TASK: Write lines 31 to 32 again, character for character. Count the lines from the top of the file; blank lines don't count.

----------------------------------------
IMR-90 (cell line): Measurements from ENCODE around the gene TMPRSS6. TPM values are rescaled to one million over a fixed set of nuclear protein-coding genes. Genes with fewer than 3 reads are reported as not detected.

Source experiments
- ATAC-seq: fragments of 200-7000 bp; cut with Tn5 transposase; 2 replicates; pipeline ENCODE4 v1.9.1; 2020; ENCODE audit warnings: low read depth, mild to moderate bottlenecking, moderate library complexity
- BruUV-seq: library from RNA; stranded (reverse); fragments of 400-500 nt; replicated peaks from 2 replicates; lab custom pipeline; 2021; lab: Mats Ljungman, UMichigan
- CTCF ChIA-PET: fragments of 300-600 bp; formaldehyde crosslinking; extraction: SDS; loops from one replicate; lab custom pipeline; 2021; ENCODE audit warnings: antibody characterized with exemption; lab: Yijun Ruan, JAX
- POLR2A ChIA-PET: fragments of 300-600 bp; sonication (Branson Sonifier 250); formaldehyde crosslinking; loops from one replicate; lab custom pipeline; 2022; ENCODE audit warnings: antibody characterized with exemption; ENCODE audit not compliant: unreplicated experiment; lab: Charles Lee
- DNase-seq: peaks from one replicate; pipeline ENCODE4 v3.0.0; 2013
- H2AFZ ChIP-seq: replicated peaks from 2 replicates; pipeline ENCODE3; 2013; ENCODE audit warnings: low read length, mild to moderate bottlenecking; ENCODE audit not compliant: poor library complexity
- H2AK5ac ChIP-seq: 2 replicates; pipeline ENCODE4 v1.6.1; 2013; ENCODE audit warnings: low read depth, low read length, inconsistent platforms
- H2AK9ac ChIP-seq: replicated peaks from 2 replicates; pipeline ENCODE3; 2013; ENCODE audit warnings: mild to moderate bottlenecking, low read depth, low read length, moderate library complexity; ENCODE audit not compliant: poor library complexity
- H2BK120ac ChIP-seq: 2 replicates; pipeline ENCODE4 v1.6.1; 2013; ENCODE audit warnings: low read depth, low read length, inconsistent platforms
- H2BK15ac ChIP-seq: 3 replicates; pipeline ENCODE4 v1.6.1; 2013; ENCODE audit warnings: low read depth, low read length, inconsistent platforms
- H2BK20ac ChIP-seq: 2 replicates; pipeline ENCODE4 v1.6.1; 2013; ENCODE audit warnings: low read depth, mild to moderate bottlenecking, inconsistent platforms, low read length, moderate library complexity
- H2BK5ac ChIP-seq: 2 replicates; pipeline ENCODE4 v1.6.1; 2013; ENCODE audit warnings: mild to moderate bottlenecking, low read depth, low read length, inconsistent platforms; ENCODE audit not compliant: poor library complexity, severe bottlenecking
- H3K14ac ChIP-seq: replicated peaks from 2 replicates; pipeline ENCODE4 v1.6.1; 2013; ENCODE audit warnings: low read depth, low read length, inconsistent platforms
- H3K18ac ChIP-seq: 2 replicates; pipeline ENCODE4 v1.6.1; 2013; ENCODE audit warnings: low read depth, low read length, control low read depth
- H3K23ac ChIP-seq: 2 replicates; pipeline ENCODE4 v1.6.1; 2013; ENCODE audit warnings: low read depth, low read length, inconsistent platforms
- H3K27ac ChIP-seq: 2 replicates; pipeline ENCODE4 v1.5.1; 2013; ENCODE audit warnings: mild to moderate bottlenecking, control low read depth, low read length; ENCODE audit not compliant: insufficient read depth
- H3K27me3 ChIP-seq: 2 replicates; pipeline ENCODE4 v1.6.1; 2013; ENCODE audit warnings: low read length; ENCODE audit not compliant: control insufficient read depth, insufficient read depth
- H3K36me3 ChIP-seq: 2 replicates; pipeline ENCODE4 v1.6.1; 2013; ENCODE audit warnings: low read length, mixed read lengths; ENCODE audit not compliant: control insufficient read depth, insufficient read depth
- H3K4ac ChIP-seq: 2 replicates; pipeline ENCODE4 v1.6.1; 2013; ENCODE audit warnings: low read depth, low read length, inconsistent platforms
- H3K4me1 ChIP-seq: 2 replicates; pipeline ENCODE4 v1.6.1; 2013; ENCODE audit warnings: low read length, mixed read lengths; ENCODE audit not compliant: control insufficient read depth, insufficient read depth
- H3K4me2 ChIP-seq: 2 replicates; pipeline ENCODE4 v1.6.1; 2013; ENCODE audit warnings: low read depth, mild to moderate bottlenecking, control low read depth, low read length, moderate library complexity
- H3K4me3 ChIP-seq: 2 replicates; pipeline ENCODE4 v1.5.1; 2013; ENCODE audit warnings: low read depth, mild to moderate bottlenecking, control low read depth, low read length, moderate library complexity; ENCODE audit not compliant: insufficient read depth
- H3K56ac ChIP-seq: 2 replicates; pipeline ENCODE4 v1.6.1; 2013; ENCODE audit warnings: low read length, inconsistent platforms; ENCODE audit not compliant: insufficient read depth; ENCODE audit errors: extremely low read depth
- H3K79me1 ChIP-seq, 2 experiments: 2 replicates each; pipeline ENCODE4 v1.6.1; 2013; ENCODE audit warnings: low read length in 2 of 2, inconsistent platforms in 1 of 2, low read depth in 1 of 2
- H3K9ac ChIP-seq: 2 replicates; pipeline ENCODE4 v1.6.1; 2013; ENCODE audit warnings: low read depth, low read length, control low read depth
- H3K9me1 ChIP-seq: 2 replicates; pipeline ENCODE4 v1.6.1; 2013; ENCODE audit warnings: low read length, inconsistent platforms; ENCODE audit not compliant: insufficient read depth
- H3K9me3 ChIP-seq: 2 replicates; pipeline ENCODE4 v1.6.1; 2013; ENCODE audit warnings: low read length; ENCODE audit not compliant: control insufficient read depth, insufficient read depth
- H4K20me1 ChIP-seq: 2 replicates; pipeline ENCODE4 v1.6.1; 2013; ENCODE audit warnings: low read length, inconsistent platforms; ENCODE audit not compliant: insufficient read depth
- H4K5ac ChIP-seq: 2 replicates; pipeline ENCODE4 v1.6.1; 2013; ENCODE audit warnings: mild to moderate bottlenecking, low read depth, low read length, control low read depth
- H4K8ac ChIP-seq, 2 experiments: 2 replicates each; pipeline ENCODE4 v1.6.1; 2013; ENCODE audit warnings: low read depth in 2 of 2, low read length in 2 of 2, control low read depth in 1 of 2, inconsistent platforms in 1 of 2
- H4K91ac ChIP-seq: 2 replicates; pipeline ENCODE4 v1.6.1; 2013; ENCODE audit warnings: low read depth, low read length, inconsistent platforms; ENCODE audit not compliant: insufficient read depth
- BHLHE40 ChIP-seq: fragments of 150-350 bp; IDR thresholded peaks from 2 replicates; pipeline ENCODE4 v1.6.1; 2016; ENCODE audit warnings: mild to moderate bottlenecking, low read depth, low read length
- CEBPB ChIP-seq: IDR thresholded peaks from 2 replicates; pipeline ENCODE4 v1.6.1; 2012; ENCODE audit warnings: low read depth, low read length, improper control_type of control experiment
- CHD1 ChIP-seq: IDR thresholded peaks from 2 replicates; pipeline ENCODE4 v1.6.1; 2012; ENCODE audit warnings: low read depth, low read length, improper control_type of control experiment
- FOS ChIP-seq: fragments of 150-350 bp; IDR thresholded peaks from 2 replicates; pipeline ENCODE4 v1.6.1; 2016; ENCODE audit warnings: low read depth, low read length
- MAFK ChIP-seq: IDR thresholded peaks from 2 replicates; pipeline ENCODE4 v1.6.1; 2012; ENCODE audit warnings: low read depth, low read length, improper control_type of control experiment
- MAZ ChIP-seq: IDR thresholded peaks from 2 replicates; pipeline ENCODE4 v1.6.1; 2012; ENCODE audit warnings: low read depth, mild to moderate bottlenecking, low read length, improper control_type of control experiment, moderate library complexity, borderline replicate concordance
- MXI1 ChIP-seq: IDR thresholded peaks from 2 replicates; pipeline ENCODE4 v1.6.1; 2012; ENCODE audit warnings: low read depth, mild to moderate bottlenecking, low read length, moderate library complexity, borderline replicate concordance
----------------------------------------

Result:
- H4K5ac ChIP-seq: 2 replicates; pipeline ENCODE4 v1.6.1; 2013; ENCODE audit warnings: mild to moderate bottlenecking, low read depth, low read length, control low read depth
- H4K8ac ChIP-seq, 2 experiments: 2 replicates each; pipeline ENCODE4 v1.6.1; 2013; ENCODE audit warnings: low read depth in 2 of 2, low read length in 2 of 2, control low read depth in 1 of 2, inconsistent platforms in 1 of 2